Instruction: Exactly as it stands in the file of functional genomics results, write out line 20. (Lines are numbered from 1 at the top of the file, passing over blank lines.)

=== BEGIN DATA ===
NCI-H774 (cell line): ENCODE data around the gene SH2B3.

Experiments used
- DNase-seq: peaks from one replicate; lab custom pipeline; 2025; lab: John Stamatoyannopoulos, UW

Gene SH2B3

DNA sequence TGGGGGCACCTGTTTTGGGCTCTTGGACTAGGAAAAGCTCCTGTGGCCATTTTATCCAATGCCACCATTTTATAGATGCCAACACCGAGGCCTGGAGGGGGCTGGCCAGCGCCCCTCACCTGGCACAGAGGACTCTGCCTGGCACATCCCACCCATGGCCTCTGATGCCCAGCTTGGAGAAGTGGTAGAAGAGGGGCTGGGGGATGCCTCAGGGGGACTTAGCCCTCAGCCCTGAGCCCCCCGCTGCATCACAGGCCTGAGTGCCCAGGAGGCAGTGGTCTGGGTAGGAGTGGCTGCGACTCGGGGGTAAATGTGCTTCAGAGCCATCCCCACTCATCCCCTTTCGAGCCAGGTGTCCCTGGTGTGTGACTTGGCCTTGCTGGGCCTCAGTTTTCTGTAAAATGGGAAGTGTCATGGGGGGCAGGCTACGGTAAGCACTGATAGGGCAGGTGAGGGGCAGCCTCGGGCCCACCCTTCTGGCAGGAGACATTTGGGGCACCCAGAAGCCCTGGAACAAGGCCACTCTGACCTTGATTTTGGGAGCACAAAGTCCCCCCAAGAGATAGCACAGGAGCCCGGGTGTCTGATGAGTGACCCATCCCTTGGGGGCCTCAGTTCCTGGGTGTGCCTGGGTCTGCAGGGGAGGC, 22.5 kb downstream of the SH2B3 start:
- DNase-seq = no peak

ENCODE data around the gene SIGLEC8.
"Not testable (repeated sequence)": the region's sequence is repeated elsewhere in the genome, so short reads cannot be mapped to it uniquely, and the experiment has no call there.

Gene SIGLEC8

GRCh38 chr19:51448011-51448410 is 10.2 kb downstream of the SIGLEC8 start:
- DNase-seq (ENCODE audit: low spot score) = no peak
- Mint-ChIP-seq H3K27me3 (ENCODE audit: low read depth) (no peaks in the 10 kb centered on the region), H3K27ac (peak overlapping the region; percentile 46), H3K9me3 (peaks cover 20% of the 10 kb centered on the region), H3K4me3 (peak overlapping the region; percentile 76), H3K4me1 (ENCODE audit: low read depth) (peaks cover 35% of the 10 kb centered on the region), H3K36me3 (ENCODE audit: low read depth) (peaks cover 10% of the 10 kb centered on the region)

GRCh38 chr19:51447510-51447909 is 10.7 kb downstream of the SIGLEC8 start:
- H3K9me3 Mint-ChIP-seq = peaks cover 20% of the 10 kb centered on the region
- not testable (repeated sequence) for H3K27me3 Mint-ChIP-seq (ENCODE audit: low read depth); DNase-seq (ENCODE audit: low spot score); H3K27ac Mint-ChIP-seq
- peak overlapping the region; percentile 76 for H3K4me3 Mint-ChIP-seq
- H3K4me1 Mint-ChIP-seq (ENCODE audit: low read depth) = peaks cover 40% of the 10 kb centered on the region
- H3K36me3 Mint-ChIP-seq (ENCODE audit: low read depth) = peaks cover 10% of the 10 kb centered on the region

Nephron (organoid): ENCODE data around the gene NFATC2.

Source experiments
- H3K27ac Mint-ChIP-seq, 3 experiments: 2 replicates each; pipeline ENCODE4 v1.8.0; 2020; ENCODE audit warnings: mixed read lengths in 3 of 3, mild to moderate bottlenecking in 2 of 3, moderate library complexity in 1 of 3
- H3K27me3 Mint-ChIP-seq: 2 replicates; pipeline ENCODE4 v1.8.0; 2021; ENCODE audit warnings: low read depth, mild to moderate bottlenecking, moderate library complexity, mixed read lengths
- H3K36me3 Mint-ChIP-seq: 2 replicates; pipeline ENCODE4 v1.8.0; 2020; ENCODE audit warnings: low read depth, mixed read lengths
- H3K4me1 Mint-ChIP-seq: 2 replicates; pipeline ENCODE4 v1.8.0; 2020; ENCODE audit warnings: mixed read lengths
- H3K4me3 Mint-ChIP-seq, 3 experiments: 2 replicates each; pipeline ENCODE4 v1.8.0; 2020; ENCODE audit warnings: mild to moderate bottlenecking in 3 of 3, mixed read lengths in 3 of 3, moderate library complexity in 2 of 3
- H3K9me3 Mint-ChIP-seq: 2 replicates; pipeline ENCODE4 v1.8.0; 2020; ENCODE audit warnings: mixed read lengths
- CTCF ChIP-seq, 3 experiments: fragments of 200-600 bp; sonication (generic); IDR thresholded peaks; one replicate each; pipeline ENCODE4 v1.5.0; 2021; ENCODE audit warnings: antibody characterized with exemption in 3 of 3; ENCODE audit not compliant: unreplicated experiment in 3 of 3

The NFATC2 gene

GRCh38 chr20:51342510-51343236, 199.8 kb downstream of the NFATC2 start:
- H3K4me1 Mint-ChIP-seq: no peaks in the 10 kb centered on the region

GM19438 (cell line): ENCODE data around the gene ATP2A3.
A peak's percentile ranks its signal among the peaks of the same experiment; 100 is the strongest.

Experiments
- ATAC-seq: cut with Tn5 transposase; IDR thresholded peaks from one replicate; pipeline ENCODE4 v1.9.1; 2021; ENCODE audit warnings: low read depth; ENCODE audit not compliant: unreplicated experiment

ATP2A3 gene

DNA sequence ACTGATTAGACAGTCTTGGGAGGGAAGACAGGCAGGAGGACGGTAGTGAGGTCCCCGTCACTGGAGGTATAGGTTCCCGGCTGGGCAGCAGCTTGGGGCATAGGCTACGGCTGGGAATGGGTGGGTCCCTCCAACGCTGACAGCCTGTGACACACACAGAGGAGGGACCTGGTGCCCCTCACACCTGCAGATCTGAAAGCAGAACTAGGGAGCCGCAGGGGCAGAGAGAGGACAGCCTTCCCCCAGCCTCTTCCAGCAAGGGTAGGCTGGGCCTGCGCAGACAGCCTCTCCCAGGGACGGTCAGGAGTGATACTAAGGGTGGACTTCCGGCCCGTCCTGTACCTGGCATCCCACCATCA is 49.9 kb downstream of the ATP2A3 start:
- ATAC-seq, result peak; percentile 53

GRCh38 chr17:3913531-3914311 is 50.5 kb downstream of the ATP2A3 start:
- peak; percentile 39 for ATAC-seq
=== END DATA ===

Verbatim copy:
Source experiments